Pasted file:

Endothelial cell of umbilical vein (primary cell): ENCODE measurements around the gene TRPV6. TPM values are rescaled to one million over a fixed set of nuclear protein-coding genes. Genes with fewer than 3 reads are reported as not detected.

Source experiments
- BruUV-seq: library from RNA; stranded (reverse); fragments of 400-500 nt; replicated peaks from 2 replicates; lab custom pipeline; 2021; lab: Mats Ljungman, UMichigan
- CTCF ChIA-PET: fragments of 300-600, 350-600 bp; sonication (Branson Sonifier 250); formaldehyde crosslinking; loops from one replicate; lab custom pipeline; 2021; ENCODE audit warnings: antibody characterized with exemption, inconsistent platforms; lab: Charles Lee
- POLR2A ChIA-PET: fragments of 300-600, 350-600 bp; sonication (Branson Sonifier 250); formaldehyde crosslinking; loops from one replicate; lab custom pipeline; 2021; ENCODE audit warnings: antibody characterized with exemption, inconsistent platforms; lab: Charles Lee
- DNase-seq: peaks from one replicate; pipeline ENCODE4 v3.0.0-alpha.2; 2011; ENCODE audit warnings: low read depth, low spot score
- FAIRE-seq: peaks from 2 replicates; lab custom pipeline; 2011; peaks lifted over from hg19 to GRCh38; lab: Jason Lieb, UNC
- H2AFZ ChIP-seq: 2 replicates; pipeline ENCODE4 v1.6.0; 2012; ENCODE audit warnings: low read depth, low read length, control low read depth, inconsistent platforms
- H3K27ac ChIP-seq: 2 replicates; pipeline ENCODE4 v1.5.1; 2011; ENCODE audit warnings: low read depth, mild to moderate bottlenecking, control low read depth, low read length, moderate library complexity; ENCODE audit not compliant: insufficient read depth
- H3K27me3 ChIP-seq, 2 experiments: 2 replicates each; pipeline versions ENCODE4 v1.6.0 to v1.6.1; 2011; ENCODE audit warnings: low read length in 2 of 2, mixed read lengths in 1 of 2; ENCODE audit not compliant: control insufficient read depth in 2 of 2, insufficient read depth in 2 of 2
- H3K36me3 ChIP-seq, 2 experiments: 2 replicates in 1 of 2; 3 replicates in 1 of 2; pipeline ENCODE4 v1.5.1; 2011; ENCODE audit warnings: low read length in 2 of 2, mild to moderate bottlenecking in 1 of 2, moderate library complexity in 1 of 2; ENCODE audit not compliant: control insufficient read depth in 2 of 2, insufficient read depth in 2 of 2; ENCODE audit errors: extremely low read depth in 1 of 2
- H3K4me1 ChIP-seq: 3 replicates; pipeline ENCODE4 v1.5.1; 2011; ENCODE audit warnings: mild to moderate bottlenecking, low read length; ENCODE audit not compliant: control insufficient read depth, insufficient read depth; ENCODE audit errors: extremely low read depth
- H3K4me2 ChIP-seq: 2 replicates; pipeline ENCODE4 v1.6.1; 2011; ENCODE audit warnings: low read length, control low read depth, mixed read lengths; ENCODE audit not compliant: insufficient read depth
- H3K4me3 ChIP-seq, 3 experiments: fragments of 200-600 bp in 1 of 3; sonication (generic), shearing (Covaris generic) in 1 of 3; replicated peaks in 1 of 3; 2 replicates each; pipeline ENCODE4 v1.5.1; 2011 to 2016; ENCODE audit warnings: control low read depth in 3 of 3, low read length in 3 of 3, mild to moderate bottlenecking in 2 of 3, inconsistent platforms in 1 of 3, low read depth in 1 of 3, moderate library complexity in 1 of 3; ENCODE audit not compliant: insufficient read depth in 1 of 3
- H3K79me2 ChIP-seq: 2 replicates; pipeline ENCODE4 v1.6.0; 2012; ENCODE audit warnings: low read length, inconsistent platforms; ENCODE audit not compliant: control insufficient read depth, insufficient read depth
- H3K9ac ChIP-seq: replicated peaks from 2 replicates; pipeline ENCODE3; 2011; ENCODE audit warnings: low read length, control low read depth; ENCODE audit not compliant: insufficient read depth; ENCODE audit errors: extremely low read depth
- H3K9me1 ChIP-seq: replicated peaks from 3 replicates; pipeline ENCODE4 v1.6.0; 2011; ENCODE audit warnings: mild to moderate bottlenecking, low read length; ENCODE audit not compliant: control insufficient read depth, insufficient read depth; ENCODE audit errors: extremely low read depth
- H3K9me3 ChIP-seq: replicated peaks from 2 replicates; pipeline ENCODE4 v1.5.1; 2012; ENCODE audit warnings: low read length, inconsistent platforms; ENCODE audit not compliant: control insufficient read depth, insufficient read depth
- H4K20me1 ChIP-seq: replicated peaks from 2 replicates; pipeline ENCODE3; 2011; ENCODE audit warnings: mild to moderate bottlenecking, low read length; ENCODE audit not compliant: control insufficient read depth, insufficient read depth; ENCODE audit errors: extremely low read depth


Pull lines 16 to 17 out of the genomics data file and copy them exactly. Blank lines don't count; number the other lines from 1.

- H3K9ac ChIP-seq: replicated peaks from 2 replicates; pipeline ENCODE3; 2011; ENCODE audit warnings: low read length, control low read depth; ENCODE audit not compliant: insufficient read depth; ENCODE audit errors: extremely low read depth
- H3K9me1 ChIP-seq: replicated peaks from 3 replicates; pipeline ENCODE4 v1.6.0; 2011; ENCODE audit warnings: mild to moderate bottlenecking, low read length; ENCODE audit not compliant: control insufficient read depth, insufficient read depth; ENCODE audit errors: extremely low read depth